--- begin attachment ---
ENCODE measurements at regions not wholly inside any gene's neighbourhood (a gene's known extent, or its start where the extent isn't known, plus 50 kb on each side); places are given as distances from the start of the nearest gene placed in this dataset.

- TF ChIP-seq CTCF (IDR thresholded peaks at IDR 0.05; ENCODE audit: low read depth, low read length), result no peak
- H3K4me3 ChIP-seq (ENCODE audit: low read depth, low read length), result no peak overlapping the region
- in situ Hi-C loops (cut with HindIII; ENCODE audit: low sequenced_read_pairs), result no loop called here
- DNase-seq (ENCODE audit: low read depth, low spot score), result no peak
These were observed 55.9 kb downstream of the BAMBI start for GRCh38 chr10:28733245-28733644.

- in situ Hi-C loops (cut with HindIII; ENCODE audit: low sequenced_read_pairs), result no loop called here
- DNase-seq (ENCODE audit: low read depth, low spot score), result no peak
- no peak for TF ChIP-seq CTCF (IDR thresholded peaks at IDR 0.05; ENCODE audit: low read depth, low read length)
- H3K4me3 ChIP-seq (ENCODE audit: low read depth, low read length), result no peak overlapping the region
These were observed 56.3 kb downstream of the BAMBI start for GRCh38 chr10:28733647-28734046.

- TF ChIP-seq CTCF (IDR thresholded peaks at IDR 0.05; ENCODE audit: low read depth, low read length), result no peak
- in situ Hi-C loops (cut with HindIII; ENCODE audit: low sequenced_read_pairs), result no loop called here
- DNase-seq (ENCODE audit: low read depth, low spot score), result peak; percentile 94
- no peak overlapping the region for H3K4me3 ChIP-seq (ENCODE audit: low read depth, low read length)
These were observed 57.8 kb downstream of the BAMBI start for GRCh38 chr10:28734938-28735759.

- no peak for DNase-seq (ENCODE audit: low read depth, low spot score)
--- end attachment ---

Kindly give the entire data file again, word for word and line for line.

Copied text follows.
ENCODE measurements at regions not wholly inside any gene's neighbourhood (a gene's known extent, or its start where the extent isn't known, plus 50 kb on each side); places are given as distances from the start of the nearest gene placed in this dataset.

- TF ChIP-seq CTCF (IDR thresholded peaks at IDR 0.05; ENCODE audit: low read depth, low read length), result no peak
- H3K4me3 ChIP-seq (ENCODE audit: low read depth, low read length), result no peak overlapping the region
- in situ Hi-C loops (cut with HindIII; ENCODE audit: low sequenced_read_pairs), result no loop called here
- DNase-seq (ENCODE audit: low read depth, low spot score), result no peak
These were observed 55.9 kb downstream of the BAMBI start for GRCh38 chr10:28733245-28733644.

- in situ Hi-C loops (cut with HindIII; ENCODE audit: low sequenced_read_pairs), result no loop called here
- DNase-seq (ENCODE audit: low read depth, low spot score), result no peak
- no peak for TF ChIP-seq CTCF (IDR thresholded peaks at IDR 0.05; ENCODE audit: low read depth, low read length)
- H3K4me3 ChIP-seq (ENCODE audit: low read depth, low read length), result no peak overlapping the region
These were observed 56.3 kb downstream of the BAMBI start for GRCh38 chr10:28733647-28734046.

- TF ChIP-seq CTCF (IDR thresholded peaks at IDR 0.05; ENCODE audit: low read depth, low read length), result no peak
- in situ Hi-C loops (cut with HindIII; ENCODE audit: low sequenced_read_pairs), result no loop called here
- DNase-seq (ENCODE audit: low read depth, low spot score), result peak; percentile 94
- no peak overlapping the region for H3K4me3 ChIP-seq (ENCODE audit: low read depth, low read length)
These were observed 57.8 kb downstream of the BAMBI start for GRCh38 chr10:28734938-28735759.

- no peak for DNase-seq (ENCODE audit: low read depth, low spot score)